The lack of logic from UA administration never ceases to amaze me. They continue to lead the overall race to the bottom in the overall industry by leaps and bounds. I am glad to live in NYC where I can adequately avoid the carrier no matter where my destination is.
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Old 02-13-2019, 09:43 AM
 
Location: We_tside PNW (Columbia Gorge) / CO / SA TX / Thailand
22,628 posts, read 39,998,659 times
Reputation: 23780
Flying SWA 150x / yr and UA / legacy carriers 20 - 30x (minimally as possible, usually only international)

One has to wonder how legacies can survive... HUGE / long / complex boarding times.
The last time UA shut the door in my face... Alaska put me on (for free), and I arrived (non-stop) earlier than UA (probably still on the taxiway)

Last flight out on legacy carrier...on (3x) delayed departure ... seat mate, "If we were on SWA, we would have BEEN THERE by now"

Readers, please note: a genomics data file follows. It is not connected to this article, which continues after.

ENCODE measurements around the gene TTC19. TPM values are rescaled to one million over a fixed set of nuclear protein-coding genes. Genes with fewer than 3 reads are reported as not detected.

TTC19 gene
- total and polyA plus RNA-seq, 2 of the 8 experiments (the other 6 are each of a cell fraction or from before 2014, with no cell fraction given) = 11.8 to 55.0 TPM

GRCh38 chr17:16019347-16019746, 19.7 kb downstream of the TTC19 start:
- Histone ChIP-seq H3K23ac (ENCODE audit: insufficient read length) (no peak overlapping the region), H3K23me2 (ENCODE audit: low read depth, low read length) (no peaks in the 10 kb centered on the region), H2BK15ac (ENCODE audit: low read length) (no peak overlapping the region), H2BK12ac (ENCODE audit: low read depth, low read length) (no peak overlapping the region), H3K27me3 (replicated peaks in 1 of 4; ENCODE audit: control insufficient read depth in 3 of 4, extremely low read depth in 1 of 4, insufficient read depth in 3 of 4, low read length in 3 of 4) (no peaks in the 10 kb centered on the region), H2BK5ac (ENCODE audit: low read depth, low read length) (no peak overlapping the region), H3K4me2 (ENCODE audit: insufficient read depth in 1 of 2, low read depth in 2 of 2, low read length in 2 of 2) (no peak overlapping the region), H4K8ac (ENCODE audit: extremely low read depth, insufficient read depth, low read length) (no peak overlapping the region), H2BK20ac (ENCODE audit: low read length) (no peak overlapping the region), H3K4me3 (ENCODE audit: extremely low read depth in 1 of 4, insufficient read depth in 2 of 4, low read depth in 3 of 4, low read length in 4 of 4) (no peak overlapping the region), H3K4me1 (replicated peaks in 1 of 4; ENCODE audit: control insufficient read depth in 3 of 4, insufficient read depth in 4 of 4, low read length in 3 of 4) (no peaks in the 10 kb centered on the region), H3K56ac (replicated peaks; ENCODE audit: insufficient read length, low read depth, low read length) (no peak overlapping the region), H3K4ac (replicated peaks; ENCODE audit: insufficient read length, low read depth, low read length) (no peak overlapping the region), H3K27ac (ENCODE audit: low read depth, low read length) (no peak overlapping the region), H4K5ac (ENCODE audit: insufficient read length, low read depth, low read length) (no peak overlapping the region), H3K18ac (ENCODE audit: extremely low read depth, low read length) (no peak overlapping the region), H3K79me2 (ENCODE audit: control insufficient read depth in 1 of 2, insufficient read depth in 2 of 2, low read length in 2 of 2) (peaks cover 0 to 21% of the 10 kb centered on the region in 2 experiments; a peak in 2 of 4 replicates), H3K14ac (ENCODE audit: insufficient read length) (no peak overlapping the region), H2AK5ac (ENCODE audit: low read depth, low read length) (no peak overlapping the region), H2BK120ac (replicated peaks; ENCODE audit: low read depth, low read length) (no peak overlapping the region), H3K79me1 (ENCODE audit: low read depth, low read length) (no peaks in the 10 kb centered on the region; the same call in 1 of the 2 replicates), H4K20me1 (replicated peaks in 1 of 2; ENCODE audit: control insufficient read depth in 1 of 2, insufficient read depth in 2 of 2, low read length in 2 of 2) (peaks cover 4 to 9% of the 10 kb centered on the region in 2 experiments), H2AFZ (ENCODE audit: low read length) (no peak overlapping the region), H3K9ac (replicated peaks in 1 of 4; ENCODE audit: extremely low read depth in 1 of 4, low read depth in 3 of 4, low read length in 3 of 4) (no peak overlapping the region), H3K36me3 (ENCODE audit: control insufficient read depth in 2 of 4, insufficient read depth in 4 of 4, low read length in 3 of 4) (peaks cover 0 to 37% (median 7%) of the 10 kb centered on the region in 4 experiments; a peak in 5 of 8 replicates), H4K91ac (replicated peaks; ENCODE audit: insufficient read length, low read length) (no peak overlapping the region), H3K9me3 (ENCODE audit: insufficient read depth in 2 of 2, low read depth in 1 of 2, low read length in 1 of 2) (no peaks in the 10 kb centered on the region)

Herb had a better plan (and it works 4,000x every day) LUV
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Old 02-13-2019, 10:45 AM
 
Location: Howard County, Maryland
5,683 posts, read 3,653,594 times
Reputation: 16625
I like being on-time as much as anyone, but there are times when it's better to be 30 seconds late.

Quote:
"If one of my gate agents sees a young woman with three kids running down but our schedule says we close in 30 seconds and she's a minute away or 10 minutes away or whatever, we have historically tended to shut the door" (United CEO Oscar Munoz).